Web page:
Richard, our main protagonist, works in advertising and his boss doesn't appreciate him; he lives in London with Renate, a dreadful, domineering woman who runs his life for him and she doesn't appreciate him either. Richard is unhappy and unfulfilled; but then he meets Sarah at an art gallery and they fall in love with each other and decide to make a new start.
For their fresh, new start they leave London and relocate to Hay Cottage, in Worth, Suffolk. Richard gives up his job in advertising to become a free-lance illustrator and Sarah resigns from her job as a lawyer to work for a charity for homeless people. They make friends with village stalwarts, Keith and Margaret, who are so entirely different from them that you know the friendship will falter, as indeed it does over an amusing meal of beetroot pasta: "Even though Keith knew pasta was coming, it surprised him... He peered inside his pasta in the hope of seeing breasts, legs, wings, livers, kidneys, a heart. Anything he thought of as food." The meal ends rather abruptly when Keith utters an off-colour remark that makes Richard and Sarah realize how small minded and parochial both Keith and Margaret are, and it is not just the meal that ends prematurely, but their friendship also.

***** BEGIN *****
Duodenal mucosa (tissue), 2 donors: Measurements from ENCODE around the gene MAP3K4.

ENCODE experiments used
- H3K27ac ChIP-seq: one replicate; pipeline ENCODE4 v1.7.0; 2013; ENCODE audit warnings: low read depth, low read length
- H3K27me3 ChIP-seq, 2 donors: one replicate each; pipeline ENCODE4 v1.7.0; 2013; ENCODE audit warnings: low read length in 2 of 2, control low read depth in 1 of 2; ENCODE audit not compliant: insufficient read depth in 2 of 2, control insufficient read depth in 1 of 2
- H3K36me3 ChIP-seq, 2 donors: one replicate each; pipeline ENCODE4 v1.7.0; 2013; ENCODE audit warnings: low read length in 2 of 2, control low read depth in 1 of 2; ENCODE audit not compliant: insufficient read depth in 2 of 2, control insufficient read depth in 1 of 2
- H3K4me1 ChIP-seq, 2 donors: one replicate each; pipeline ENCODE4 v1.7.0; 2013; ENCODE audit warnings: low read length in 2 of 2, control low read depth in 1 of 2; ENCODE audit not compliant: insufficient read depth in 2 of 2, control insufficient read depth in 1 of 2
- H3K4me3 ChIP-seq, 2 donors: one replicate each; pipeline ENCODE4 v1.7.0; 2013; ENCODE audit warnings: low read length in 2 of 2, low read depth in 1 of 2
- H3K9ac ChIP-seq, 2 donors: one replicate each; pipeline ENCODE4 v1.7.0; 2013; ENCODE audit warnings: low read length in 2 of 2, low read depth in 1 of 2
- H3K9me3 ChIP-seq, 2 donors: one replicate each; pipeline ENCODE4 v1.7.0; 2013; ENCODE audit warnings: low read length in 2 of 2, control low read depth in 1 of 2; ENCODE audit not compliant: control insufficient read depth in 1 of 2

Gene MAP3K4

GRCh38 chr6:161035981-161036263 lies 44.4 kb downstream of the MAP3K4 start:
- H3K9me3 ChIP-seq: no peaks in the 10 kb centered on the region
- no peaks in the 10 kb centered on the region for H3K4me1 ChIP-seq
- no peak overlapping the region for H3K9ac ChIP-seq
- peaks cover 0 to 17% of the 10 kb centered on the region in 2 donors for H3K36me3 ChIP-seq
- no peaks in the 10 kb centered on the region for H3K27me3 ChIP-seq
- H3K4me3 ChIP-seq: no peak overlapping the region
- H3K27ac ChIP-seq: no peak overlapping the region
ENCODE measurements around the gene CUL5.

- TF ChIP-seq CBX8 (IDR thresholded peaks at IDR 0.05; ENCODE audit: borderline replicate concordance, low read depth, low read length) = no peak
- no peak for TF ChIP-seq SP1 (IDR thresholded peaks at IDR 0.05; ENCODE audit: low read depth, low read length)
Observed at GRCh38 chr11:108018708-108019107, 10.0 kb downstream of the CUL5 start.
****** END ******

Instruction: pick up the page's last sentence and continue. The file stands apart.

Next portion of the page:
Now practically friendless in the village, Richard and Sarah, whose cottage is too small to accommodate visting friends from London, start to 'reverse commute' to London for their weekends. However, after several amusing, but difficult and tiring weekend trips, they realize how unsatisfactory this is. So, when a new neighbour, Catherine, moves into the cottage next door to them and they see she is sophisticated, intelligent and amusing (she passes the beetroot pasta test with flying colours) both Richard and Sarah feel they have found the friend they are looking for. Or at least they think they have - for Catherine may not be quite what she seems....
This is an amusing read - not necessarily laugh out loud funny - but rather satirical and while it may sound like your average 'move to the country novel' - it isn't. Jon Canter has written a book about love, sex, friendship, family - it's a story of modern life. And amongst the humour, there are moments of genuine pathos. If you want an amusing, diverting and entertaining read and you want something that doesn't take life too seriously, then 'Worth' might well be what you are looking for - it's not a great literary novel, but then we don't always want that, do we?